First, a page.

I remember the first time I heard about a baby being accidentally left in a hot car. I was working for the Red Cross and my boss was about to have her first baby. We discussed how on earth something like that could happen. She expressed an understanding and fear that the same thing could happen to her. I, however, as a newly married and childless 22-year old could not possibly see how such a thing could ever happen to a loving, attentive parent. How do you forget your own child?
Of course, that was nearly 15 years ago. I’ve now weathered the difficult waters of infancy and toddlerhood as a parent. I now completely understand how such a terribly tragic mistake could occur. As a parent, especially a new parent, we are surrounded by a swirling vortex of sleep-deprivation and chaos, the likes of which can make your freshman year in college look like a cake walk. Our list of a million modern day things to keep track of suddenly jumps to over a billion little details that our highly adpated, yet still human minds, must coordinate. Pack the bottles, brush teeth (mine, not the baby’s), bathe two humans, get dressed, check for spit up stains, pack the nursing cover up, diapers, wipes, sun hat, sunscreen, matching shoes (mine AND the baby’s), finger foods, water and snacks (mine, not the baby’s), changing pad, change of clothes (mine AND baby’s), plastic bag for poopy diapers. The list is truly endless. Add to that list work obligations, car trouble, meetings, flights, meal plans, etc. and it soon becomes quite easy to imagine yourself doing the unthinkable.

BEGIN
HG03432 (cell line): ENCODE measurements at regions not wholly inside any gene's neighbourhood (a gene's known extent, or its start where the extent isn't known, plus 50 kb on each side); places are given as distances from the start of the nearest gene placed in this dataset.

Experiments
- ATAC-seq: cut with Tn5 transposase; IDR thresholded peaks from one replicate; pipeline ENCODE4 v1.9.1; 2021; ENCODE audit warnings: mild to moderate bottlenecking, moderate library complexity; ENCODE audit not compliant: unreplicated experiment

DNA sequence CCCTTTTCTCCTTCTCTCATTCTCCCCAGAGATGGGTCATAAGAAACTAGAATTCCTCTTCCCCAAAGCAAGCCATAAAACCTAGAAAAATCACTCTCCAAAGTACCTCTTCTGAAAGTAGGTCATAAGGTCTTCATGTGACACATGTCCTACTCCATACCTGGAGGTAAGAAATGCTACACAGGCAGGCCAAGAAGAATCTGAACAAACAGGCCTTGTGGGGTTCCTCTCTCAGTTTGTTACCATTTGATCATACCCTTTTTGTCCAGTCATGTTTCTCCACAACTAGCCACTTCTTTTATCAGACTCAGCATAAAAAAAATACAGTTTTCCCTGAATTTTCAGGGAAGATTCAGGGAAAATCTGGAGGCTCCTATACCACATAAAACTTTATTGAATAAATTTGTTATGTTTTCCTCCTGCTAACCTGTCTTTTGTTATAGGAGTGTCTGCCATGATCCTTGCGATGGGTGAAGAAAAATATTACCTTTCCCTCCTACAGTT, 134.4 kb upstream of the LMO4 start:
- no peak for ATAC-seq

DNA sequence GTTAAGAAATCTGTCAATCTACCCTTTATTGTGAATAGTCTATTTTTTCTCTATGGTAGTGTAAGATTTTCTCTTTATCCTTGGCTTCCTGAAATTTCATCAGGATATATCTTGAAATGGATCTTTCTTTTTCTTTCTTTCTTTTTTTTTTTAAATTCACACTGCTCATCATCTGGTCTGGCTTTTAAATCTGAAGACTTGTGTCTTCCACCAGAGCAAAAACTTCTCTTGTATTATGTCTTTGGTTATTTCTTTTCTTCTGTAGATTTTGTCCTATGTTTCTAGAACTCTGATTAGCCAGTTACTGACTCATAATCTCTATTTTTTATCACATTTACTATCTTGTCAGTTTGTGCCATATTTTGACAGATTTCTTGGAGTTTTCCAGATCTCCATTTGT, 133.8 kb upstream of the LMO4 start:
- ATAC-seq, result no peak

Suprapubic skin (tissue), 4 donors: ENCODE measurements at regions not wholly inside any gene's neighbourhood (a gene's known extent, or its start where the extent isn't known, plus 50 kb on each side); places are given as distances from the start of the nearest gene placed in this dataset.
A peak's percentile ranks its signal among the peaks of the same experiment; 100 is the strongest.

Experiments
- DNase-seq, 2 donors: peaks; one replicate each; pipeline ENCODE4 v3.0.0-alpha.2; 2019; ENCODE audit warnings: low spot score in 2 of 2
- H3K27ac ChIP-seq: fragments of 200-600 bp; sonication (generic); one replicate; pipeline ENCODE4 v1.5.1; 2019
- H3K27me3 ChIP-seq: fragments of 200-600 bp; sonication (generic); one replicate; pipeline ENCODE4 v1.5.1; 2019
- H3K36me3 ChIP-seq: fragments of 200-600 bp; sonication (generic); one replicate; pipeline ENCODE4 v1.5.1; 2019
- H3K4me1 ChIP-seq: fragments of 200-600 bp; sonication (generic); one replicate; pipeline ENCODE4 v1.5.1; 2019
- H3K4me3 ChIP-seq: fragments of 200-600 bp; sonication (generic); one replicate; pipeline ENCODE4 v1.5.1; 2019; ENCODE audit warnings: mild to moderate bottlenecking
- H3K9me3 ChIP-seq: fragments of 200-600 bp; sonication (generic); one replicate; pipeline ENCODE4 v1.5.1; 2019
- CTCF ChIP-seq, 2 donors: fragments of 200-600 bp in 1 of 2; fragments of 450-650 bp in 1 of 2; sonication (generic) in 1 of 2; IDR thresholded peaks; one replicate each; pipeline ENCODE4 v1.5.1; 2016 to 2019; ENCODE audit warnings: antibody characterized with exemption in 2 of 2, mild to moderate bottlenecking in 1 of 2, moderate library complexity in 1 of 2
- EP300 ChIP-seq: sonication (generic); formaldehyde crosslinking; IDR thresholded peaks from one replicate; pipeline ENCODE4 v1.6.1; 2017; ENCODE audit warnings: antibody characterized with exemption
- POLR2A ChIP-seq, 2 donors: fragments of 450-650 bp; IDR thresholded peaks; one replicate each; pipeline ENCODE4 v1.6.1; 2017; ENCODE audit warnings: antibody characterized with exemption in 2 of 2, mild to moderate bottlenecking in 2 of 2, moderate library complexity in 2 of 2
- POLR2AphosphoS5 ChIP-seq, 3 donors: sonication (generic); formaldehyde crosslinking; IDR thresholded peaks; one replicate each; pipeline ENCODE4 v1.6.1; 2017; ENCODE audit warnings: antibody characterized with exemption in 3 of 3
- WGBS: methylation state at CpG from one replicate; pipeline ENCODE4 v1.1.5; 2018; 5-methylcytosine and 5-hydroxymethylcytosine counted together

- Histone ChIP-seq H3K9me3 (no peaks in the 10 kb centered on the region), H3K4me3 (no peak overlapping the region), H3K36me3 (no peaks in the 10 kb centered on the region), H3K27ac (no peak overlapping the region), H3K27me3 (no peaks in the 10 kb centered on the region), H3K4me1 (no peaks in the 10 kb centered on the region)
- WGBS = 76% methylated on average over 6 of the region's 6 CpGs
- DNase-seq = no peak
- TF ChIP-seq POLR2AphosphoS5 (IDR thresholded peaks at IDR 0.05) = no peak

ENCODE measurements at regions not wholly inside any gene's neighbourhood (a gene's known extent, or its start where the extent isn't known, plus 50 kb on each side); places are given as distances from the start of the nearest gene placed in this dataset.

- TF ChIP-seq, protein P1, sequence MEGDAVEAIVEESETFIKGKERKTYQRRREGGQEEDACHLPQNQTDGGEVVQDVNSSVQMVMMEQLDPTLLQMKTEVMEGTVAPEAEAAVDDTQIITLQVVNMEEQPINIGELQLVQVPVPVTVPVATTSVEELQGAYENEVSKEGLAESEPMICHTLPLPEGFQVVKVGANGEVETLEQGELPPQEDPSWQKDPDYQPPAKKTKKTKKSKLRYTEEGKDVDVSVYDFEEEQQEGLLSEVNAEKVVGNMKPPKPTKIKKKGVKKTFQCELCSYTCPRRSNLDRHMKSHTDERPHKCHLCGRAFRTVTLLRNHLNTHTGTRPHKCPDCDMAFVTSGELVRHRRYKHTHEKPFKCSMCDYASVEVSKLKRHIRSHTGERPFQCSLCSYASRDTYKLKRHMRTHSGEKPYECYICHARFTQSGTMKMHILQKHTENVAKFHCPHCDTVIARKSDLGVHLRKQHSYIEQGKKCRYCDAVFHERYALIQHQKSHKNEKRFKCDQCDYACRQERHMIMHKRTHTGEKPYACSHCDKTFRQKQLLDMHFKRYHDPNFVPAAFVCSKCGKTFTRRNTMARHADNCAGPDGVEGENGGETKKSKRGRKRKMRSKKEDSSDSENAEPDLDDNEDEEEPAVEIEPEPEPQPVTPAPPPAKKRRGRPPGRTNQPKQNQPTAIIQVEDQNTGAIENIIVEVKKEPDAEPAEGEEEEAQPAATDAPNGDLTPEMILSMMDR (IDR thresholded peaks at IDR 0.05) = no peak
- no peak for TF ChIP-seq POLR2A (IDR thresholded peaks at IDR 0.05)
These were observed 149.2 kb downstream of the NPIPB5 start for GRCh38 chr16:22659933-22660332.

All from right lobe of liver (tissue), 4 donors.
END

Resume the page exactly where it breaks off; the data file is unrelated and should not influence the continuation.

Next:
In a gut wrenching article on the topic of parents who forget their children in their carseats, Gene Weingarten of the Washington Post, does a terrific job of presenting a very human view of the parents who have done such a thing. The article is long, but well worth the read. It will make an impression on your brain, no matter how busy and cluttered it may be, and hopefully, on a very busy day when the details your brain continually tracks are beginning to slip, this article will still be there in the back of your mind preventing another unthinkable and horrifying death.
Here are a few of the suggestions from KidsAndCars.org about minimizing your risk of leaving your child in his or her carseat:
Always put something you'll need for work -- cellphone, handbag, employee badge, etc. -- on the floor of the back seat, near the child.
Keep a large teddy bear in the child's car seat when it's not occupied. When the child is placed in the seat, put the teddy bear up front in the passenger seat. It's a visual reminder that anytime the teddy bear is in the passenger seat, the child is in the back.
Make arrangements with your child's day-care provider or babysitter that you will always call them if your child will not be there on a particular day as scheduled. Ask them to always phone you if your child does not show up when expected.